This is backed up by research which has found a higher risk of experiencing sexual violence outside of domestic relations, in close proximity to mines and armed actors. One factor seems to be that easy access to weapons, lootable resources, and financing seems to make armed groups more organisationally incoherent. This means that they are prone to under-investing in discipline. In turn this leads to forced recruitment and other cheap and coercive means for mobilisation. Leaders who don’t need civilian support or who have abducted their foot soldiers, strikingly, seem to enable gang rape as a form of socialisation within the ranks.
Other forms of violence in wartime can linger in the bodies and psyches of men and women for a long time. However, while soldiers are recognised for their heroism or courage, recompensed with a pension or integrated into a new army, survivors of sexual violence are silenced and ignored.
And yet many cannot bear children and are cast out of their communities as “polluted” or “unmarriageable”. They suffer from disease, chronic illness and complicated sexual and reproductive health concerns. They must endure long-term, recurrent depression and anxiety, among many psycho-social-spiritual costs. They are made to feel worthless, disposable to society, marginal. They are often poorer, less able or likely to access education, training and opportunities.
These consequences intersect with social and familial constraints – stigma, impoverishment, alienation, fragmentation – which can accompany war and humanitarian crisis and have particularly negative consequences for survivors of sexual violence.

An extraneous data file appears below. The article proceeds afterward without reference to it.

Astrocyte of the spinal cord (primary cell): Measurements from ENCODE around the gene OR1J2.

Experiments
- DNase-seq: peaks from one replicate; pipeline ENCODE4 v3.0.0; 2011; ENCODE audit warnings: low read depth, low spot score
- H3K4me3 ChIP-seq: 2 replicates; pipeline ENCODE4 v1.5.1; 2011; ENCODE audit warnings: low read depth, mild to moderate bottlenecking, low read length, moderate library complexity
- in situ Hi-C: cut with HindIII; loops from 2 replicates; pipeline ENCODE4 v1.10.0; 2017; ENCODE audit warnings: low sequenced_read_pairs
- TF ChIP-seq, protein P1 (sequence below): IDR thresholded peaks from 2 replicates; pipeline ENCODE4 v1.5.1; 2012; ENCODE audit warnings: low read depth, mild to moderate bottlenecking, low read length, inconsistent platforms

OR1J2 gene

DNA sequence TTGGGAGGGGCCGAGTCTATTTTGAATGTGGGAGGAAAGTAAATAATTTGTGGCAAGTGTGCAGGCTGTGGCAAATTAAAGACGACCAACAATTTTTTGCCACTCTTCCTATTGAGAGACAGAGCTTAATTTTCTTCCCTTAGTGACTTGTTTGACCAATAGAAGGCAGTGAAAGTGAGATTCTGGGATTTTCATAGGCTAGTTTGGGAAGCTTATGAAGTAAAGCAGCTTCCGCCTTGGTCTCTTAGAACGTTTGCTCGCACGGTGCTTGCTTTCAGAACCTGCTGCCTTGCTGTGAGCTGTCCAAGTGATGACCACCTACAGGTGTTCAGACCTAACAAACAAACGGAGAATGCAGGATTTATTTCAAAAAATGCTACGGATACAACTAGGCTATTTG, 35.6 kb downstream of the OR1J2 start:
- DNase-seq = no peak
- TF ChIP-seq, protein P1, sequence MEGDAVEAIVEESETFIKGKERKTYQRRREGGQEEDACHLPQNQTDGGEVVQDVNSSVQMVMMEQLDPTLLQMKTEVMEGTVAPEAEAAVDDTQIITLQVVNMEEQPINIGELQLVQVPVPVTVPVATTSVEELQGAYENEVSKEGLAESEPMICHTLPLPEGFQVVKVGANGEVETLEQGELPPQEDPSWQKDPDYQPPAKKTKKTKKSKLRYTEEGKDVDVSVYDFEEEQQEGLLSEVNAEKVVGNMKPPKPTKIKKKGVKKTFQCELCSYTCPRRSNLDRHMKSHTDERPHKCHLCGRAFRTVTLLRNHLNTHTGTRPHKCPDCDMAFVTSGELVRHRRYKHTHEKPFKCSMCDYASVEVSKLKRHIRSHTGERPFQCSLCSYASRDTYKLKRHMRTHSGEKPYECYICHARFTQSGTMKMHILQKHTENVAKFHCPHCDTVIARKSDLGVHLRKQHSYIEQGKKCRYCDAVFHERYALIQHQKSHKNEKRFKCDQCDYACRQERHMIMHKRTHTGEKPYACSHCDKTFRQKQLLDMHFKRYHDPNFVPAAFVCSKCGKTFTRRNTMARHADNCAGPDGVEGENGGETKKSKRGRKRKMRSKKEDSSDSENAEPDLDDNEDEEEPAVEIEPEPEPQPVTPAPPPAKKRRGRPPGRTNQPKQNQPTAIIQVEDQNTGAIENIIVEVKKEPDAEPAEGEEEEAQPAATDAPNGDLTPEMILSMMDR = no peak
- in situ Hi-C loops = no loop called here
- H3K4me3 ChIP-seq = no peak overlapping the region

Addressing the costs
In the absence of structures and institutions and processes to address these consequences, Mukwege and Murad strive to shift stigma and shame away from the survivors, and to call on all to respond with social justice.
Mukwege’s work at the Panzi Hospital in Bukavu, in South Kivu, is increasingly taken up with more than general medicine. The foundation that grew from this facility now also provides social, economic, judicial and psychological assistance.
For its part, the Nadia Initiative works with advocacy tools to make life in the Sinjar province in northern Iraq of the Yazidi community possible, and to seek justice for sexual violence survivors.
Both Nobel laureates are highlighting the need to do more. Survivors and their communities deserve recognition for the atrocities that have been committed against them. But they also need material support in the form of services and fundamental human rights and justice.
A Nobel Prize for this work means recognising sexual violence as a weapon of war. But Mukwege and Murad probably don’t want us to stop there. After all, they and the women and men they champion need resources for health care, education and legal assistance and post-conflict reconstruction. Just as their bodies and spirits need healing, so do their countries and communities.
Research assistants Christiana Lang and Chiara Tulp contributed to this article.
This Article Was First Published In The Conversation